As it turned out, the flood sparked much more growth for the Denham Springs office than they anticipated. After the office flooded, ruining much of Krebs’ equipment and furniture, he relocated to a larger Denham Springs location and now runs more field crews. His wife is back to working 60-70 hours each week as the operations manager of the Denham Springs office, and is training support staff. “I believe that people who have worked for themselves their whole lives or worked on commission will always have that workaholic mindset. It is hard to ever shake,” Krebs says.
POB: What aspect of the business do you enjoy most and why?
KREBS: I enjoy the daily, never-the-same challenges of building a successful surveying company. Also, after 49 years, I still enjoy working the field, following the footprints of the old surveyors. Even today, I still find the old property corners of the old surveyors, whether they be by an iron rod or old axles, and am amazed at how accurate they are with the equipment of their day.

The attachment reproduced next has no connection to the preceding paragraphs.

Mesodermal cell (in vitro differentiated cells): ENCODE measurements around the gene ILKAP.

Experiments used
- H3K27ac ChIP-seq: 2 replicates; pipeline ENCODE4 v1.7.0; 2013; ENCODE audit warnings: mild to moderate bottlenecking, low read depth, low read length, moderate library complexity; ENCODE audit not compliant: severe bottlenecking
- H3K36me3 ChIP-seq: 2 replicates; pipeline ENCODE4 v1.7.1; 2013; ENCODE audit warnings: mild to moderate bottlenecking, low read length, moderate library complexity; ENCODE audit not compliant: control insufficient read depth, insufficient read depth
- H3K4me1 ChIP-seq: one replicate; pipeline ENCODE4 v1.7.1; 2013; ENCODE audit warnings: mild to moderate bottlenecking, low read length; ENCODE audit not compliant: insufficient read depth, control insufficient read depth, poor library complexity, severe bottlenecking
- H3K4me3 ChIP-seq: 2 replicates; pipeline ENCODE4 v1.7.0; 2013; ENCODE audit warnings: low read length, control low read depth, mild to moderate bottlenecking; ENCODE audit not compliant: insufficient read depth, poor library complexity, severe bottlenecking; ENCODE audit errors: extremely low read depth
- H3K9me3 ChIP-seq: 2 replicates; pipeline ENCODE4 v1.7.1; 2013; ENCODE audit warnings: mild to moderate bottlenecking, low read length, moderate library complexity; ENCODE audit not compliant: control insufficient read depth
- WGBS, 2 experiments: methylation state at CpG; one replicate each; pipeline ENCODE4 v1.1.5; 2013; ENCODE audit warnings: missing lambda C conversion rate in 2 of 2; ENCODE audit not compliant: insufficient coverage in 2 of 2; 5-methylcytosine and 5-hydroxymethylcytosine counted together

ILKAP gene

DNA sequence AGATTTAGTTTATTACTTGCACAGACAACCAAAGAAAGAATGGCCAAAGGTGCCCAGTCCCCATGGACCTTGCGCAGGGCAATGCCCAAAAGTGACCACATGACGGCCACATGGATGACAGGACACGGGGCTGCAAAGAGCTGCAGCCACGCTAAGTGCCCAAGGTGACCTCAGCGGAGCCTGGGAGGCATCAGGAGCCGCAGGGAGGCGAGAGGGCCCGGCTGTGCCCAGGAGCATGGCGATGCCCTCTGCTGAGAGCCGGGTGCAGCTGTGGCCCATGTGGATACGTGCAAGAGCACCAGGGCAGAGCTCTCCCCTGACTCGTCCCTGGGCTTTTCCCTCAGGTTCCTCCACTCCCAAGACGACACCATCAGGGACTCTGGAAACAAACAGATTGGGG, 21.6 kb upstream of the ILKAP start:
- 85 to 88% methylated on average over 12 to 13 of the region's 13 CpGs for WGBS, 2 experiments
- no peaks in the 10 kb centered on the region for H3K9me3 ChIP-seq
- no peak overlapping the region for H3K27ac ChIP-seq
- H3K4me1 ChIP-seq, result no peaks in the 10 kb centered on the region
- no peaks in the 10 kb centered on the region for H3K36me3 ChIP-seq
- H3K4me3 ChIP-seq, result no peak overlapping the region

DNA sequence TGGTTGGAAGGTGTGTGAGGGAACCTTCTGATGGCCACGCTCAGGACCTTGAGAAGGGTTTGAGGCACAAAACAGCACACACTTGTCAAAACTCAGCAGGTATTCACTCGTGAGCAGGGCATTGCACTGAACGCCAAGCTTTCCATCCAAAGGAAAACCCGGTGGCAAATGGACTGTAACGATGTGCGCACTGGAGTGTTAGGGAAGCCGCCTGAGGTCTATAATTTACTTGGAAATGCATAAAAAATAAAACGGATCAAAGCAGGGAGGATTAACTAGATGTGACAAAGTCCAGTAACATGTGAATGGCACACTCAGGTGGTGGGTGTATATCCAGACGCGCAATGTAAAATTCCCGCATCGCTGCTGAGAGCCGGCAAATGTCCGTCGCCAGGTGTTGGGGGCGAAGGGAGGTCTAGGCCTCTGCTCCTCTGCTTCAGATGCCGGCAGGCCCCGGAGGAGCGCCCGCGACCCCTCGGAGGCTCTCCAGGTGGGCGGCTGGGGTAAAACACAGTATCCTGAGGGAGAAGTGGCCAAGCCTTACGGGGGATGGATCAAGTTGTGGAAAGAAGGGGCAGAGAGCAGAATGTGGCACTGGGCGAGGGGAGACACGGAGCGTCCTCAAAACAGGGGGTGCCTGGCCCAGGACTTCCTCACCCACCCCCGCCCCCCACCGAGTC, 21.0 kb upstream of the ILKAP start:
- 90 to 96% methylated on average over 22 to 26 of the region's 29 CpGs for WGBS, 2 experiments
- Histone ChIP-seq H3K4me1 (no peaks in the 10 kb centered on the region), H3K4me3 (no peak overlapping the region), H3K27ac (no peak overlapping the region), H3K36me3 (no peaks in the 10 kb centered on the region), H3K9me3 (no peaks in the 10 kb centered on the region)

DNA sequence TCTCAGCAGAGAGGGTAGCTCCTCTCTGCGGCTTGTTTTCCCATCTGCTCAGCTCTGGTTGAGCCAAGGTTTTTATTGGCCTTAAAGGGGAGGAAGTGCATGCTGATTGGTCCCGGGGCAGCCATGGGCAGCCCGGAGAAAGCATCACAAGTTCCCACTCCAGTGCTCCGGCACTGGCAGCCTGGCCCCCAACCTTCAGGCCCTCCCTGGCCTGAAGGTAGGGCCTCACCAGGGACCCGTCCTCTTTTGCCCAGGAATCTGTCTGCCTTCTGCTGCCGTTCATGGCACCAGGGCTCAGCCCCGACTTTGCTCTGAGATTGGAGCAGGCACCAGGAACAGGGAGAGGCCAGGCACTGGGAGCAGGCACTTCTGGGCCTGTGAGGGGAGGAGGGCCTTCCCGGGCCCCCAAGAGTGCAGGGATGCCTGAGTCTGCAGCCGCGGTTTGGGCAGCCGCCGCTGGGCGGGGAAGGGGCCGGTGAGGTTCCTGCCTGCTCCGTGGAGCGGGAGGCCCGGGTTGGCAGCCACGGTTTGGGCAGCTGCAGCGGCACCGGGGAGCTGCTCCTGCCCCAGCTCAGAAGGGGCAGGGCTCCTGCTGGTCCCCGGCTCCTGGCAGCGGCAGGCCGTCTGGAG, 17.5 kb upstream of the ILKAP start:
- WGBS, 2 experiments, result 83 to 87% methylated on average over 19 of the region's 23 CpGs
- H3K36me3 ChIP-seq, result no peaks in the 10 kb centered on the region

Years ago, I had the opportunity to speak to a surveyor by the name of Mr. Woods, who was from LaPlace, La. He told me of how, back in the 1920s and 1930s, they would use mules to carry the surveying equipment, the axles, etc., to complete their work. I asked him, “What do you do at the end of each day?” because we got in our trucks and went home. His response was that they made camp, spent the night where they finished that day’s work and woke up to continue. This could mean spending days, weeks or even months without meeting other people or coming out of the woods/swamp.
When I started in 1968, all we had to worry about were snakes. Mr. Woods told me in his day, they also had to worry about bears and other creatures. I have sometimes wondered what made those old surveyors go into the surveying field given the hardships inherent to that work at that time, especially in southern Louisiana.
POB: Do you have any memorable stories from field work and/or a favorite project you worked on?